Because apparently, consumer applications have gotten very resource hungry when I wasn’t looking
One of the most frustrating things that has started happening to me since I’ve hopped into development is realizing how absolutely heavy work is when you’re using browsers and fully-featured IDEs all day. I used to
ssh into things! It used to be a big deal if things I was doing consumed a whole megabyte of memory! Scripts I wrote sometimes needed to fit into the RAM of a router, they most certainly do not have spare cycles for any shenanigans.
So when I traded in my old computer for a new one, eight gigs of RAM seemed like plenty – it’s not like I was planning on playing a ton of computer games, I just draw the occasional sketch or let a video transcode while I get a sandwich. My daily tasks were still going to be browsing and text editing.
How wrong I was. Zoom audio desyncs, input delay, freezing browsers while I’m reasearching. It’s been a huge pain to try and fit everything into eight gigs of RAM.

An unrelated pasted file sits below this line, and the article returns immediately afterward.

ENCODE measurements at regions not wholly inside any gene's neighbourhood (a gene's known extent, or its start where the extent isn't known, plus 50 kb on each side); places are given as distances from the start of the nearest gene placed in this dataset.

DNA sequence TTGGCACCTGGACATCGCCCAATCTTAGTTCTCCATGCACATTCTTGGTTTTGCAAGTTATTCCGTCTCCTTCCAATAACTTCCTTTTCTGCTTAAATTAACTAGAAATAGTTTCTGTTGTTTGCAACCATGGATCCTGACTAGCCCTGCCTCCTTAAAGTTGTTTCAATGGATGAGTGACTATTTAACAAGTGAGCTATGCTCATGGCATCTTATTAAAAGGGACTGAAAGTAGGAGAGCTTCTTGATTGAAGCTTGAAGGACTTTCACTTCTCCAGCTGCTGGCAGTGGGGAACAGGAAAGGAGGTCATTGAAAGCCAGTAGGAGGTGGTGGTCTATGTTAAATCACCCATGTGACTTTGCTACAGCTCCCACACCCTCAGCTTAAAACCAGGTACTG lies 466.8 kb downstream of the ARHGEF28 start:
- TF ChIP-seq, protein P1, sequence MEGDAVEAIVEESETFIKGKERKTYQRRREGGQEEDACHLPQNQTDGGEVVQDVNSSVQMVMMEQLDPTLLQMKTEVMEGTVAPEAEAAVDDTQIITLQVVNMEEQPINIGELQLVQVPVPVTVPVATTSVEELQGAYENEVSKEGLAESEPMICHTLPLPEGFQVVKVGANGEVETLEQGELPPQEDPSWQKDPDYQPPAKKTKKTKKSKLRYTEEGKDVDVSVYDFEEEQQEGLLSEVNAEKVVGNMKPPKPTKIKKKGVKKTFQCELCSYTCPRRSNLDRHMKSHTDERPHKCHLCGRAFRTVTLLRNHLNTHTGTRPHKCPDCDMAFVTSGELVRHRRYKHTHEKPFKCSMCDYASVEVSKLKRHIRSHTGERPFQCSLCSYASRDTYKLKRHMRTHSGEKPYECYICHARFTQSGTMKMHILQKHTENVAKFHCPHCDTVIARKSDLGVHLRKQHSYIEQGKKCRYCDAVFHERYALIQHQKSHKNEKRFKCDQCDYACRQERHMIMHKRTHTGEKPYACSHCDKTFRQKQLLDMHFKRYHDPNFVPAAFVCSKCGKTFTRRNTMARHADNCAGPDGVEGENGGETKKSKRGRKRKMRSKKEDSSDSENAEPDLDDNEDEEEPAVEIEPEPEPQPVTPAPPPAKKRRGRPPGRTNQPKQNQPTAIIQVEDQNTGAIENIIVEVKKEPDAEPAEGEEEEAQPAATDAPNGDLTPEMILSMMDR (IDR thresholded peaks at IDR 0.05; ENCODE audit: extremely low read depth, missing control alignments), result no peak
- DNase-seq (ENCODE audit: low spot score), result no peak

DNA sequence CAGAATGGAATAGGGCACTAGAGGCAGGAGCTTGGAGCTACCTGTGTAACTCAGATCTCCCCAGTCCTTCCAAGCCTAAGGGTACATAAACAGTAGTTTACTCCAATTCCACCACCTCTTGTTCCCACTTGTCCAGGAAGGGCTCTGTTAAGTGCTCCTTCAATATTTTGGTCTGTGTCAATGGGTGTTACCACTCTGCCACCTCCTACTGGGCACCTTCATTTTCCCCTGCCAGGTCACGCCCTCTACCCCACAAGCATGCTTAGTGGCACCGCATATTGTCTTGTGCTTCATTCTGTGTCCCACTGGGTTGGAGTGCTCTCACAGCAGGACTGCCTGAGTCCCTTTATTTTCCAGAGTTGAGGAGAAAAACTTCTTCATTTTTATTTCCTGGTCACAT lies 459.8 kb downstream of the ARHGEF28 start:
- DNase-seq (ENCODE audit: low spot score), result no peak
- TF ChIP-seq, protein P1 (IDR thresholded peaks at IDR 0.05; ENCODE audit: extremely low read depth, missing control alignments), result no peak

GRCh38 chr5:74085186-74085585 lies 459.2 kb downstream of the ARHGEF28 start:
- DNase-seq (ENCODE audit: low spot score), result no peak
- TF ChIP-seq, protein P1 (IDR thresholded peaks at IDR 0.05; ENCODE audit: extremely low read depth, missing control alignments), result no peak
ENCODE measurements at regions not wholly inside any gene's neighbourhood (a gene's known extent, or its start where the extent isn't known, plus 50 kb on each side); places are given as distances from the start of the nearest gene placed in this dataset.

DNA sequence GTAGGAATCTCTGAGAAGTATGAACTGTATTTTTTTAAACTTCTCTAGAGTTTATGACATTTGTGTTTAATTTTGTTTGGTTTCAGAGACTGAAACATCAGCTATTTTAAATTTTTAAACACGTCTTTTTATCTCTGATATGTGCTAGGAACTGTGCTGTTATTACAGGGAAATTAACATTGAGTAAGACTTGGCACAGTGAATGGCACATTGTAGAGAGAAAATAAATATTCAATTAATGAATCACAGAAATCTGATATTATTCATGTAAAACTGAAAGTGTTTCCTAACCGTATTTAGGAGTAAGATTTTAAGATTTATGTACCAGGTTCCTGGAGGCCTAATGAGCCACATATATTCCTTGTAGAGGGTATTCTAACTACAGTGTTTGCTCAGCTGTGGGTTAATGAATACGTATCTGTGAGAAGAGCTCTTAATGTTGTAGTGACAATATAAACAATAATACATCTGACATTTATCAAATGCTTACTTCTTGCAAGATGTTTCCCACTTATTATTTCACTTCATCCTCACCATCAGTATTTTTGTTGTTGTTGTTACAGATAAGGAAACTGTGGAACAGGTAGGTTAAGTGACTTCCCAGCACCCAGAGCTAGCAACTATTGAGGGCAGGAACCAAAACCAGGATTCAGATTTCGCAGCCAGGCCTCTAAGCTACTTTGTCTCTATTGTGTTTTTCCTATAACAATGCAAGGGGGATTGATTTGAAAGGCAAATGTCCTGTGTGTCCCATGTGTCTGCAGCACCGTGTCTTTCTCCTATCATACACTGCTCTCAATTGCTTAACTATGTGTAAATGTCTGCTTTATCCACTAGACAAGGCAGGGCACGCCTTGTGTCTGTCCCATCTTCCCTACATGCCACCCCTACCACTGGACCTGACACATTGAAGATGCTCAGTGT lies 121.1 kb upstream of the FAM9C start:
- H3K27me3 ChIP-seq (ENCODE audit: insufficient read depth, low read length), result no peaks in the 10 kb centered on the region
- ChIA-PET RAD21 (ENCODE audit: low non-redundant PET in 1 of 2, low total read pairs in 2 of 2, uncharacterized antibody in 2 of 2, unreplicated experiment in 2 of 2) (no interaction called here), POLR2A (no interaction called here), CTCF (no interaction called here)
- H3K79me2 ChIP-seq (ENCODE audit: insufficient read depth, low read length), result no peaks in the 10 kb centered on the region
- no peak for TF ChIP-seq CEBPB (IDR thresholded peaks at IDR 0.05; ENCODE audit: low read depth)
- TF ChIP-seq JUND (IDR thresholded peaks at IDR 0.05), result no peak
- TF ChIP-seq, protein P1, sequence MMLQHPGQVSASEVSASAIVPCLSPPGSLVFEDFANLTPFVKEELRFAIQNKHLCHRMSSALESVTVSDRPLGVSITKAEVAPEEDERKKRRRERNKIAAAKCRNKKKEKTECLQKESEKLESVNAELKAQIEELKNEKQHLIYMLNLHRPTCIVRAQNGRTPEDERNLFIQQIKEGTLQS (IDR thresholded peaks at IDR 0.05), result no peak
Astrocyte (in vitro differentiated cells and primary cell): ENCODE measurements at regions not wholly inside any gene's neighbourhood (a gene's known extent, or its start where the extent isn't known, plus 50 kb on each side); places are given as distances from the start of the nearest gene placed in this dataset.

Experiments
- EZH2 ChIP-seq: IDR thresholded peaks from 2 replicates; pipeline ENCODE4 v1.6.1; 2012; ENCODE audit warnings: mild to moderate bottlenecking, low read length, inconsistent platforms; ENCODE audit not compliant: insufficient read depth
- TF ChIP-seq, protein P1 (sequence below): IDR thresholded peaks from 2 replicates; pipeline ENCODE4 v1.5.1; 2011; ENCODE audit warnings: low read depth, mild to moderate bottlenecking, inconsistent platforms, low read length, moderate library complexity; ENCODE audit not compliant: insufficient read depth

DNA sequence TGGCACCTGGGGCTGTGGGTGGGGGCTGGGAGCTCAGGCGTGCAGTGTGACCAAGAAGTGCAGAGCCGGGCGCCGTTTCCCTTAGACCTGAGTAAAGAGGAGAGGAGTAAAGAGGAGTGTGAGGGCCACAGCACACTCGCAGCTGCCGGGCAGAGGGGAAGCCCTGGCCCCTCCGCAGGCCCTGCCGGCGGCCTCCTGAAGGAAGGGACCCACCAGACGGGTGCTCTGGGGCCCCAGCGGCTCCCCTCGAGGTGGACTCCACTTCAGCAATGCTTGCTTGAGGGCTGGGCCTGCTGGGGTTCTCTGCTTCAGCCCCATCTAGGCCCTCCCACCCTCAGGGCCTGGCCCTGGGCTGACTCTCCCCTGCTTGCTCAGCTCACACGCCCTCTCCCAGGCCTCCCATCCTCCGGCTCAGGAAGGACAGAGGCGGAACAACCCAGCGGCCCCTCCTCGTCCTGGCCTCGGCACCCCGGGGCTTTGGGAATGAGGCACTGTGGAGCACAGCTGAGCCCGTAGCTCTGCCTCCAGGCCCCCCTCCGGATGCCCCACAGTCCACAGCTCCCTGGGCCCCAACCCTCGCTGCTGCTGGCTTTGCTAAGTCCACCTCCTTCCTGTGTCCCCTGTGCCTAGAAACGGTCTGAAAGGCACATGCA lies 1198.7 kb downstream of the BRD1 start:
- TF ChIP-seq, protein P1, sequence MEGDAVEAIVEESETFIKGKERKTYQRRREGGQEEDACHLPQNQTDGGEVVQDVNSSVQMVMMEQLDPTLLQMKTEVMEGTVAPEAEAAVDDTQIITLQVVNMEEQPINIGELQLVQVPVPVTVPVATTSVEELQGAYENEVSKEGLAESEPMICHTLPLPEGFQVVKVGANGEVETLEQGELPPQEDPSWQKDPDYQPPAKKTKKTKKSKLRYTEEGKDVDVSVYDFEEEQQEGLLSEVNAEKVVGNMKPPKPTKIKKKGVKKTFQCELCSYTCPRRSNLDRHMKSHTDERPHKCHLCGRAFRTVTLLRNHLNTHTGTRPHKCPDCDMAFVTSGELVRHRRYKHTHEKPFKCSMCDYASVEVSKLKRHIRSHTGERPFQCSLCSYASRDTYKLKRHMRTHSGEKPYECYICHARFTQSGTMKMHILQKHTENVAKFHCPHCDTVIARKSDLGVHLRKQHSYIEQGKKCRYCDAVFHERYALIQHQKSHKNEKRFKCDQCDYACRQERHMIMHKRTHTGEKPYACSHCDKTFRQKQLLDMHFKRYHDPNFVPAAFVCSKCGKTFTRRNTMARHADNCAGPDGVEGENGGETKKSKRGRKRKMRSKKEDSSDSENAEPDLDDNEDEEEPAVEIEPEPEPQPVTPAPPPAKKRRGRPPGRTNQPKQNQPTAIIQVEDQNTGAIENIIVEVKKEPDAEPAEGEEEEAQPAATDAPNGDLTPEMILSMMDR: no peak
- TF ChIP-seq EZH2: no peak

I looked to see what was consuming the memory – sure, browsers and electron apps. (so I quit discord and any extra windows I could.) But I noticed that Adobe CC was consuming about a gig of memory.
Now, Adobe CC has some of its processes managed by
launchd* which I don’t have enough familiarity with yet to fully and elegantly kill all of this. But I have enough to start learning with, and
pkill seems to work.
*launchd will automatically restart processes if they are killed.
Based on this answer, I should be able to write a small shell script killing all the processes Adobe is using (list here). And since these are the processes left over after telling Adobe CC not to start on login from its own preferences, I feel entirely justified in telling it “no” as this is my computer.
The shell script:
bash-3.2$ cat ~/bin/adobesassin.sh
pkill "Adobe Desktop Service"
pkill "Core Sync"
pkill "Creative Cloud Helper"
pkill "Creative Cloud"
pkill "Adobe CEF Helper"
pkill "Adobe Installer"
pkill "AAM Updates Notifier"
Simply save this somewhere useful, like
~/bin, and add it to your login items in “System Preferences” > “Users” > “Login Items” . Make sure to set the file association in Finder so that this script opens in
terminal instead of Xcode, and that the script has the executable flag set.
It looks so much cleaner now….. maybe…..